The United States Marine Corps began allowing some civilian employees to telework from home in 2010
The United States Marine Corps began allowing some civilian employees to telework from home in 2010

Telecommuting, also called telework, teleworking, working from home, mobile work, remote work, and flexible workplace, is a work arrangement in which employees do not commute or travel to a central place of work, such as an office building, warehouse, or store.

Telecommuting came into prominence in the 1970s to describe work-related substitutions of telecommunication and related information technologies for travel.

According to a Reuters poll, approximately “one in five workers around the globe, particularly employees in the Middle East, Latin America and Asia, telecommute frequently and nearly 10 percent work from home every day.”

In the 1990s, telecommuting became the subject of pop culture attention. In 1995, the motto that “work is something you do, not something you travel to” was coined. 

Telecommuting has been adopted by a range of businesses, governments and not-for-profit organizations. Organizations may use telecommuting to reduce costs (telecommuting employees do not require an office or cubicle, a space which has to be rented or purchased, provided with lighting and climate control, etc.).

Some organizations adopt telecommuting to improve workers’ quality of life, as teleworking typically reduces commuting time and time stuck in traffic jams. Along with this, teleworking may make it easier for workers to balance their work responsibilities with family roles (e.g., caring for children or elderly parents). Some organizations adopt teleworking for environmental reasons, as telework can reduce congestion and air pollution, as it can reduce the number of cars on the roads.

The US Government is calling federal employees back to the office

According to The Washington Post, however, As remote work rises at U.S. companies, Trump is calling federal employees back to the office,

“President Trump’s government is scaling [telework] back in multiple agencies…” For a decision that will impact the personal and professional lives of 2 million federal employees, and the operations of 89 government agencies, the administration must have been faced with overwhelming evidence that supported such a drastic decision, right? Unfortunately, no. The change management process seems to be impulsive and unfounded, as it was based on “few quantifiable results,” and cited that the “data on productivity is inconclusive,” which led to the decision based on a “gut feeling.”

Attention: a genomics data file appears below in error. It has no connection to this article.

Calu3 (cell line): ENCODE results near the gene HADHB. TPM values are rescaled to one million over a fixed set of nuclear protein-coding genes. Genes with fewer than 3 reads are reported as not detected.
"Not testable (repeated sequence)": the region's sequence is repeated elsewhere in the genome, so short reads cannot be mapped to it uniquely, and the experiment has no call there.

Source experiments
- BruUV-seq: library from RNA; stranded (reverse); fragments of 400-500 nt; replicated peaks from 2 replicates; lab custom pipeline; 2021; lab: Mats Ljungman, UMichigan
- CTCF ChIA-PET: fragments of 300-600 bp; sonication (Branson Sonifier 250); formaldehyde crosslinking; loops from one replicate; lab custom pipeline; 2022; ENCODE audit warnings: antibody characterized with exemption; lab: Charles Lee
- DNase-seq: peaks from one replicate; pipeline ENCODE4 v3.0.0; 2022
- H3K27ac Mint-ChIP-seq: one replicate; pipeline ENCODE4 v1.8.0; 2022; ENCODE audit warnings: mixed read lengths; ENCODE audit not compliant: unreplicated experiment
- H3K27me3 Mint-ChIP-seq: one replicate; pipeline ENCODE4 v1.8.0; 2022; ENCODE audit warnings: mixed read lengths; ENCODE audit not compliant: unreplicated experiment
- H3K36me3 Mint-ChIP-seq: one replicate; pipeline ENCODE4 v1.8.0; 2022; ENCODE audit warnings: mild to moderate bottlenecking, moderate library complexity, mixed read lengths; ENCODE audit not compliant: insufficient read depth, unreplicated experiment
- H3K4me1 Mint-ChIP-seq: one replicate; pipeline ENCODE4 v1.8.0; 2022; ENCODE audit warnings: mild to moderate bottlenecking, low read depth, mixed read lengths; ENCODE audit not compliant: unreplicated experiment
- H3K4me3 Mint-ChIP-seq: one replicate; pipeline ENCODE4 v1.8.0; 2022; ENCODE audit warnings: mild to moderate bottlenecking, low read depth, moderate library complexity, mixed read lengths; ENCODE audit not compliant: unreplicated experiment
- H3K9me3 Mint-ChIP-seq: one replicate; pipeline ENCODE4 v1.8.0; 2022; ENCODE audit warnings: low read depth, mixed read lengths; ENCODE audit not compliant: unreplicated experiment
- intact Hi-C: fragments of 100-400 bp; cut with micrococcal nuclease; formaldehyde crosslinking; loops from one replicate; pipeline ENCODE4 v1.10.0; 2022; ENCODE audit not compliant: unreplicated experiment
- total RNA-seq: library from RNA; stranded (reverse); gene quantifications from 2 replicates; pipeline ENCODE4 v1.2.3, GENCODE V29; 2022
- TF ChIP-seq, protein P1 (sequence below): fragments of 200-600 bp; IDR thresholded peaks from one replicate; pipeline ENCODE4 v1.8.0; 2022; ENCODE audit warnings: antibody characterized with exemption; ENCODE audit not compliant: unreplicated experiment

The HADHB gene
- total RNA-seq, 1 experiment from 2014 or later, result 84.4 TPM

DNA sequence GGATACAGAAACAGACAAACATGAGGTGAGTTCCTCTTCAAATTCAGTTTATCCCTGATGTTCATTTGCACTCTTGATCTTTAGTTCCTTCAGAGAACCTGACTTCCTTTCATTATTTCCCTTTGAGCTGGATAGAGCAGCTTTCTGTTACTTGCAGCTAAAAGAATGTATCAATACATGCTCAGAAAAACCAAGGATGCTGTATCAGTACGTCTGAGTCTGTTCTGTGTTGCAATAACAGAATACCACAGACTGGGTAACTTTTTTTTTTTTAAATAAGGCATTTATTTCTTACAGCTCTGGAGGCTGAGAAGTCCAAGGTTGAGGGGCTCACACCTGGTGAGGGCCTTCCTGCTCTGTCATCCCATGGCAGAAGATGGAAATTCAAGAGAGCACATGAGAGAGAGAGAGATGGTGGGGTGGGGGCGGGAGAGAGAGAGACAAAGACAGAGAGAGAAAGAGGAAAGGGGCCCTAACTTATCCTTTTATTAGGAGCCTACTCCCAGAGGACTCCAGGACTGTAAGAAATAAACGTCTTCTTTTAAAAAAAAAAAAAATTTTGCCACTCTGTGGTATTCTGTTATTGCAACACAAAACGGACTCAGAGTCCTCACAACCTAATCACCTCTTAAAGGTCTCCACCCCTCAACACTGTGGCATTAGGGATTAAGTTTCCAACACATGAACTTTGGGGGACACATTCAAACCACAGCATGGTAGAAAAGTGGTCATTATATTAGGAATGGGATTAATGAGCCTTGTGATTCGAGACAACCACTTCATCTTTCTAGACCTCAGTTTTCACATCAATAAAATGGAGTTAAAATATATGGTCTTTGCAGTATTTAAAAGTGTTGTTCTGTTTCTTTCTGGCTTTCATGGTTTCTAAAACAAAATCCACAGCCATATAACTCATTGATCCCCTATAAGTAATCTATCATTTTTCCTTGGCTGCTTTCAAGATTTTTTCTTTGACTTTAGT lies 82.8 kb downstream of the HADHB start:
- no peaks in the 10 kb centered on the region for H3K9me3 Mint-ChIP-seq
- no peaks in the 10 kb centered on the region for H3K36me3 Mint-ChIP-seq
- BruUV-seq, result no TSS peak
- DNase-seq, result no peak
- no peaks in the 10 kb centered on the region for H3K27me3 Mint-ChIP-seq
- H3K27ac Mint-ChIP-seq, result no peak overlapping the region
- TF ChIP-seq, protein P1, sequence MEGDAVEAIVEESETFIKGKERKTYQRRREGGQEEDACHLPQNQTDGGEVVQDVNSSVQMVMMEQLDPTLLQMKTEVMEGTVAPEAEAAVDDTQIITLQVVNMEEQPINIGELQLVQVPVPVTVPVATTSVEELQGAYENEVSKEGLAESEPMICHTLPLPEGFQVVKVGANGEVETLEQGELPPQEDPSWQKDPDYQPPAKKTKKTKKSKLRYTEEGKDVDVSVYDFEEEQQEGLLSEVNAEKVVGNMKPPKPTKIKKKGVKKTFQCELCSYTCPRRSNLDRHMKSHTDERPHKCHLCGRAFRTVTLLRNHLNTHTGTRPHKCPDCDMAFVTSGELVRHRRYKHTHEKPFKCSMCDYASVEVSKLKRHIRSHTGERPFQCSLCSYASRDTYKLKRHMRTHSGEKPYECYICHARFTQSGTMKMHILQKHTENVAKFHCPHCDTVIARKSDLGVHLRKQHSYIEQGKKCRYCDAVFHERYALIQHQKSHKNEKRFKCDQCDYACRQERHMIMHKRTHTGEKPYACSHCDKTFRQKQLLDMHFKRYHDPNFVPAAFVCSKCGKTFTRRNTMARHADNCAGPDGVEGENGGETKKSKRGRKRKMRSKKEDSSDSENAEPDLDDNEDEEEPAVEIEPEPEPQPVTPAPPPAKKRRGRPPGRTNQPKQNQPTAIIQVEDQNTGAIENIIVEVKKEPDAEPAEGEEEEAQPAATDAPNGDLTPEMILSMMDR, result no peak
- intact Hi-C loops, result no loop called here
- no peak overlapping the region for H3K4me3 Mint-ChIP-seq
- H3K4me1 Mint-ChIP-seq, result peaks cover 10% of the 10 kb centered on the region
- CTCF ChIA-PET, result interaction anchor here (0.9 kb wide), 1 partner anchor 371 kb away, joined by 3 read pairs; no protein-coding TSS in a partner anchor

Similarly an article on Forbes says that

“The federal administration has made an ill-informed decision that will cost the country millions.”

Remote work advocates believe that they have a wealth of quantitative evidence that proves the organizational value of workplace flexibility, including the most recent annual Status of Telework in the Federal Government which reports that 

  • 63% of respondents attribute telework to an increase in performance
  • 65% of federal teleworkers have an increased desire to stay at their agency due to the policy
  • The U.S. Patent and Trademark Office saved $42 million per year in real estate costs 
  • GSA saved $30 million per year in real estate and energy costs 
  • The Department of Education saved over $6 million per year in real estate costs 
  • SEC saved $870,0000 per year in transit subsidies

Making a Decision About Remote Work

At Gallup they says that they have the data:

And the data are clear: Remote work not only improves outcomes and employee branding but is a policy that the most talented employees desire.

Remote Work Is Becoming More Common

Remote work is on the rise. The number of hours spent working off-site is increasing, as is the number of workers.

Job Flexibility Engages Remote Workers — Which Drives Performance

Engagement is not an exercise in making employees feel happy — it’s a strategy for better business outcomes. It is true that engaged employees are more enthusiastic, energetic and positive, feel better about their work and workplace, and have better physical health, but engagement isn’t a perk for leaders to dole out, it’s a way leaders can improve KPIs.

Remote Work Affects Your Environmental Impact

Remote work influences the environment, which should be an aspect of any environmentally-focused corporate social responsibility program and may fit environmental, social, and governance (ESG) criteria.

Attraction, Retention and the Importance of Flextime

The will of the workplace is changing, Gallup research finds, and companies that don’t meet employees’ needs will have trouble competing in the labor market. They’ll have trouble keeping the employees they do have — and the U.S. quit rate is at an all-time high. 

The Data Leaders Need to Make a Decision About Remote Work

As leaders uncover the business benefit of engagement, the cost savings of remote work will only pile up: Higher employee productivity, lower environmental impact, better employee branding, lower turnover — it all translates to lower costs. So as leaders consider the demands of the job and how remote work positively or negatively impacts financial outcomes and customer needs, they should know that the best financial results come from engaged employees, whether remote or in-house.


Enjoy this blog? Please spread the word :)